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Newgrange roof box

It is well known that Newgrange has a roof box, through which the winter solstice sun light penetrates up to the chamber of Newgrange.
This window, through which the sun shines on the chamber floor, is at present times trapezium formed because the light is blocked by the orthostats R21 and L20, which are leaning towards each other. These orthostats were not repositioned due to uncertainty on structural issues.

Former sky window

Looking at the information on hand, the azimuth and apparent altitude of this former sky window is determined here:
  1. O'Kelly states that the sun is visible on the chamber floor from 08:58 until 09:15 BST on Dec. 21st, 1969 (page 123 until 124 of Newgrange).
  2. Patrick J. states that the azimuth of the sun can vary between 133° 42'  and 138° 24' and the apparent altitude between 51' and 2°40'  (Midwinter sunrise at Newgrange, Nature, 249, 1974, pp 517-519).
  3. Ray T.P. states that the azimuth of the sun can vary between 133° 49'  and 137° 29' and the apparent altitude between 55' and 2°11' (The winter solstice phenomenon at Newgrange, Ireland: accident or design?, Nature, 337, 1989, pp 343 - 345).
  4. Remark: The max. apparent altitude of 2°11' is too small (also compared with the report of O'Kelly [1982] and Frank Prendergast and Tom Ray [pers. comm., 2001]).
Using the sky window determined by Ray [1989] and using the max. apparent altitude of 2°40' from Patrick [1974], the sun would come into the chamber appr. some 48 days (24 days before and after winter solstice day):

Sun location on Febr. 6th, 3101 BCE (Julian calendar)

Present day sky window

Information on the present day sky window can be deducted from the above ideas of the former sky window and the following observation: The following trapezium (or triangular?) formed sky window (determined by roof box and the leaning in orthostats R21 and L20) is popping up: More study has to be done to determine the left side of the trapezium/triangle in more detail.

Full moons

Full moons can be used to determine the roof box window in more detail and it also provides the opportunity to simulate the sun light 5000 years ago. Remember that the below mentioned dates will only be valid for the region around Newgrange and rise time. Other conditions (other place or set time) need to be calculated with a planetarium program (like Skymap). This is due to fast moving moon on its path.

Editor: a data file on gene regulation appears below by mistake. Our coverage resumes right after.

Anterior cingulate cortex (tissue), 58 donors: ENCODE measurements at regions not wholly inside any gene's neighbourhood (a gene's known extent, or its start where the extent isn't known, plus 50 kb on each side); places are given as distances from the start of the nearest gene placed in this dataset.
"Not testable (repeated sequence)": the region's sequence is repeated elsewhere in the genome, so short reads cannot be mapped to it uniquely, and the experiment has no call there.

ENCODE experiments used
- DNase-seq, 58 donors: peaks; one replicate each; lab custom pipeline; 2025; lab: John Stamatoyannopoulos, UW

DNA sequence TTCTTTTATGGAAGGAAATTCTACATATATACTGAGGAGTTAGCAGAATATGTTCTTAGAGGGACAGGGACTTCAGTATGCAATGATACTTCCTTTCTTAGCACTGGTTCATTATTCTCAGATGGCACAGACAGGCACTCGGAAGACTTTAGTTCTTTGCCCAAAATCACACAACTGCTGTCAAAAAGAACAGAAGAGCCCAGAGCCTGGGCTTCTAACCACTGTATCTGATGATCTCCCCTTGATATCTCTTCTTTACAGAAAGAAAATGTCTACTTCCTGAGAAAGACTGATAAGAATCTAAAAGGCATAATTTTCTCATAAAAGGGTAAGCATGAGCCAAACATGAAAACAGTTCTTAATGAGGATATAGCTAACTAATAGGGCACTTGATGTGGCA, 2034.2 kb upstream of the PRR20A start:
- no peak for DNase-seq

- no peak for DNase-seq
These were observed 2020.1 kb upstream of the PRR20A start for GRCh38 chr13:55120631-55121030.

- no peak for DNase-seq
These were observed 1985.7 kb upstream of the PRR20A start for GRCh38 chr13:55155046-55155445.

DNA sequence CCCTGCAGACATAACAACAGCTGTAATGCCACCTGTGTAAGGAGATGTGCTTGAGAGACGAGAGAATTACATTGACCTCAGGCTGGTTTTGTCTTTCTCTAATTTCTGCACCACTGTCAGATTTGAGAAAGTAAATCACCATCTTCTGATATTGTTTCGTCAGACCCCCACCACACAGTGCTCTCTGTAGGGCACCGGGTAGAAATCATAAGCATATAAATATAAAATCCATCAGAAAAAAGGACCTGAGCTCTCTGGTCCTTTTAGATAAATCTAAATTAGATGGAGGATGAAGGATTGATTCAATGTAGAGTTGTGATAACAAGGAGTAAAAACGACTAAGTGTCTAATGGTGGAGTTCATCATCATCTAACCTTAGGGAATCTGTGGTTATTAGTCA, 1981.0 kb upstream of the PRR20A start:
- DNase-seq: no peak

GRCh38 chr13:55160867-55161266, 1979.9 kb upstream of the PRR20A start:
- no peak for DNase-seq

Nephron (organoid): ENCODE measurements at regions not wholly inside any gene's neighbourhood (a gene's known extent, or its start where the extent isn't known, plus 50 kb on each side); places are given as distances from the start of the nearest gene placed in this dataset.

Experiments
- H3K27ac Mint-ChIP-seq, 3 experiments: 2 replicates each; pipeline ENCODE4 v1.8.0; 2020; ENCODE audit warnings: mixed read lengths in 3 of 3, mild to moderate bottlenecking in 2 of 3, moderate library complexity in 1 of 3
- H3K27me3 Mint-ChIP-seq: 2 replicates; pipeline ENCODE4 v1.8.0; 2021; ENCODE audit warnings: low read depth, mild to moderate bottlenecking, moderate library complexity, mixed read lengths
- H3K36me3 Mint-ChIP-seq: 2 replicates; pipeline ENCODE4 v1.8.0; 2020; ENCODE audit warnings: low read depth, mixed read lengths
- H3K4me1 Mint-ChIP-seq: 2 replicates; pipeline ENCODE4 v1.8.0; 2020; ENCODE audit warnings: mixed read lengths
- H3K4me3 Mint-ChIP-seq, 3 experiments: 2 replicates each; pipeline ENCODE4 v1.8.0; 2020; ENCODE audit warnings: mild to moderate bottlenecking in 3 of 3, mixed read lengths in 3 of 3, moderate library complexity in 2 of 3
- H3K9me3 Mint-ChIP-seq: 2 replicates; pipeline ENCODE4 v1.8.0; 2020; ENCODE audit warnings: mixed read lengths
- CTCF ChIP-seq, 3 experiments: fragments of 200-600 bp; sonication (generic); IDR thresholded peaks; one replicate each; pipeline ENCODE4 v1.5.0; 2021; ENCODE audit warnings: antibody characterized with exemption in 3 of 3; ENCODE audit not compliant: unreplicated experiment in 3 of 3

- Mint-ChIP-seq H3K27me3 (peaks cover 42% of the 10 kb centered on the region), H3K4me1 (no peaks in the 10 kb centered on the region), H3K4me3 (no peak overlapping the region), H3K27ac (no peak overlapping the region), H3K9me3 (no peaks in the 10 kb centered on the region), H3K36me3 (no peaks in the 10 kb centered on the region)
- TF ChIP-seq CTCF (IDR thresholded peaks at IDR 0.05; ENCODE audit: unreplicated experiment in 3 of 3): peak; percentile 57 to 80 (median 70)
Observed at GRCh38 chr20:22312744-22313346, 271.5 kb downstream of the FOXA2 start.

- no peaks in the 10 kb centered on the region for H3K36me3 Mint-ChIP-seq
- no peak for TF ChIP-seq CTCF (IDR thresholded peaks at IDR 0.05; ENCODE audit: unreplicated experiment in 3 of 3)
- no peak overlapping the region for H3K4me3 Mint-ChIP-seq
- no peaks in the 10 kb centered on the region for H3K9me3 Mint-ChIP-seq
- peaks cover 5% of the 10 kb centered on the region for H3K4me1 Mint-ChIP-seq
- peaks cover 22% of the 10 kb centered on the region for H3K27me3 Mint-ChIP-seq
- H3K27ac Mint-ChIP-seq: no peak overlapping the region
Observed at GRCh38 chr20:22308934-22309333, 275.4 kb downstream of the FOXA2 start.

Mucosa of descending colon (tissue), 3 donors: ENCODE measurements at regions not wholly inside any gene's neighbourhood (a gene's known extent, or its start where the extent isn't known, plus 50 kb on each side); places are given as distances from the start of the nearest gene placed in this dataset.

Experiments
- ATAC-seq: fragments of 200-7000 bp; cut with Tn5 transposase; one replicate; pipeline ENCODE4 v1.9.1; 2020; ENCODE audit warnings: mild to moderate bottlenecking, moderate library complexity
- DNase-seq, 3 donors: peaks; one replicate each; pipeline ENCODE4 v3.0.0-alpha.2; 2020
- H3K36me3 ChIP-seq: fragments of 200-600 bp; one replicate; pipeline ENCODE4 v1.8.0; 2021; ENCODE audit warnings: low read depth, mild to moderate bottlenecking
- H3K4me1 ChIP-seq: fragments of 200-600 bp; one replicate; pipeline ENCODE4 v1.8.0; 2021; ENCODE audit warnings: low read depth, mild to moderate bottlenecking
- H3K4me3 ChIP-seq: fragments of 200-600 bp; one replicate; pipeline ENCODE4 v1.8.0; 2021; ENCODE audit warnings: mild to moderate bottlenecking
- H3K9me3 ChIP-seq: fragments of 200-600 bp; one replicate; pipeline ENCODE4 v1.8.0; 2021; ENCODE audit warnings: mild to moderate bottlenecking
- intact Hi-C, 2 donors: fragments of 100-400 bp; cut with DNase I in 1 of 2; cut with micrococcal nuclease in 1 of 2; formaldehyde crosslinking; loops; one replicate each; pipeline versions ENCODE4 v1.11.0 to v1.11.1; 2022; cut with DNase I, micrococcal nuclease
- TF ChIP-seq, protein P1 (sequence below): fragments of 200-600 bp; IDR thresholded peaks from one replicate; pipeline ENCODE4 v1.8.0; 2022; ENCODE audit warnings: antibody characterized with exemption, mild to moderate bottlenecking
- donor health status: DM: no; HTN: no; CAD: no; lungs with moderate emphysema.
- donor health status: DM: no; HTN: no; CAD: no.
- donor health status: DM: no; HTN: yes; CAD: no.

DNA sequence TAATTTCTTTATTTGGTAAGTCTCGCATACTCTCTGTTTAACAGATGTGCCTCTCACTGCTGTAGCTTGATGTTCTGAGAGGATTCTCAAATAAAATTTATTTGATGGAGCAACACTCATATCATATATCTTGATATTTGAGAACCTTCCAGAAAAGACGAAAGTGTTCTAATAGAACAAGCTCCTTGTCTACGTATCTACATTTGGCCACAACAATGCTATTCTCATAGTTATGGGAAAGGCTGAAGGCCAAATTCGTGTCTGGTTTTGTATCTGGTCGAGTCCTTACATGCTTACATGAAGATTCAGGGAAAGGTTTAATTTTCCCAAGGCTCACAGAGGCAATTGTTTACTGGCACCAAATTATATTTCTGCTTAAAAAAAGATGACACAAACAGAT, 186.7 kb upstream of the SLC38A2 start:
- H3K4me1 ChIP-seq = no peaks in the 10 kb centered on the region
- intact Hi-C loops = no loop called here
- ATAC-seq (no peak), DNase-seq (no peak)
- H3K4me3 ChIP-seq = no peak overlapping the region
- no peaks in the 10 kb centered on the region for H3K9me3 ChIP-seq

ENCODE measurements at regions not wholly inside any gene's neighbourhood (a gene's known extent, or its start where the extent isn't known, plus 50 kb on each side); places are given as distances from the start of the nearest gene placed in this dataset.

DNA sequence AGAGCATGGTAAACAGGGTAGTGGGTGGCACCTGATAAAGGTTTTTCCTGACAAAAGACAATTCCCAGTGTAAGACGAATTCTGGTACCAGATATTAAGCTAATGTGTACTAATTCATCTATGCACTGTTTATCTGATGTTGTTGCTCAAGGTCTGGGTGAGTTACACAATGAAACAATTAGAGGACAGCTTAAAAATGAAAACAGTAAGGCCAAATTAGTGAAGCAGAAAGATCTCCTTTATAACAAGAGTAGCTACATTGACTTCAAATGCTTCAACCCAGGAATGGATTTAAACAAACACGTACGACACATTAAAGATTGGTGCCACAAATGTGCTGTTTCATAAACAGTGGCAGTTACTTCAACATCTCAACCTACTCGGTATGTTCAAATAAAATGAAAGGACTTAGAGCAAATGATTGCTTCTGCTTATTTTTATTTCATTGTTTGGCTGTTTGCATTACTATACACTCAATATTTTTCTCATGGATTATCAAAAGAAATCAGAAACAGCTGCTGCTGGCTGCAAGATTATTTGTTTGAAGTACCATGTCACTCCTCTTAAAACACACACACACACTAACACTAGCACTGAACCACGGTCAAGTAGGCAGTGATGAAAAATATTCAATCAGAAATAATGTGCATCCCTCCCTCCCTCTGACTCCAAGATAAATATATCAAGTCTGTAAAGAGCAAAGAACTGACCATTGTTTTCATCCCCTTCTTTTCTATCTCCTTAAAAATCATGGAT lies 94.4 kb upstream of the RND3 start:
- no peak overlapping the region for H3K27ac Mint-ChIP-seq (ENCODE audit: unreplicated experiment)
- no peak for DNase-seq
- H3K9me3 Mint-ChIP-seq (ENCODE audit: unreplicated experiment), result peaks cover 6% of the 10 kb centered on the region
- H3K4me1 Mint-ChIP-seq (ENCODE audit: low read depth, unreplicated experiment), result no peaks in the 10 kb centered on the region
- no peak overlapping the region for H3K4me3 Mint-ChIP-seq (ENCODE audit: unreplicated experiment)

Sun at winter solstice 3101 BCE, Gregorian calendar


Sun at winter solstice 2001 CE

Full moon risings in the coming years (2001 until 2020) that will cross the sky window are determined with JPL ephemeris.

The * full moons in 2001 and 2003 are at the same position as the winter solstice sun was in 3100 BCE (the possible building date of Newgrange)!!!
The ? mean that it is not known if the moon will shine on the floor of the chamber (depends on the true dimensions of the sky window)

Twilight conditions at moon rises

The following definitions exists with regard to twilight conditions: One of the drawbacks of moon shadow sightings within Newgrange could be that the sun is still close to the horizon, and thus no full darkness. So tests have been done with a mock-up of Newgrange. This mock-up was made with a appr. 1m long tube and 5 cm in diameter (so creating a sky window comparable. the size of the roof box). One end is open and the other end is covered with opaque paper (to be able to see shadows). The side of the opaque paper also had a black vale, so that while watching the shadows on this paper, no other light was on it, thus creating a kind of dark chamber;-).

There are two differences between this experiment and the actual location: in  the experiment the moon light is perpendicular to the opaque paper, while in Newgrange the moon light is only a few degrees over the gravel on the ground.

Sightings were done on two full moon rise dates:

Certainly at nautical twilight, shadows can be seen . At civilian twilight perhaps not the start can be seen, but at least the end of the phenomena is visible.
Some proof that full moon (98%) can be photographed when sun is at nautical-astronomical twilight; look in Brennan [1983, page 99]. This provides a picture of the moon light on stone 6 of Cairn T on April 1st, 1980, around 20:10 GMT.

The visibility of shadows can also be determined with a model.


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Major content related changes: July 6, 2001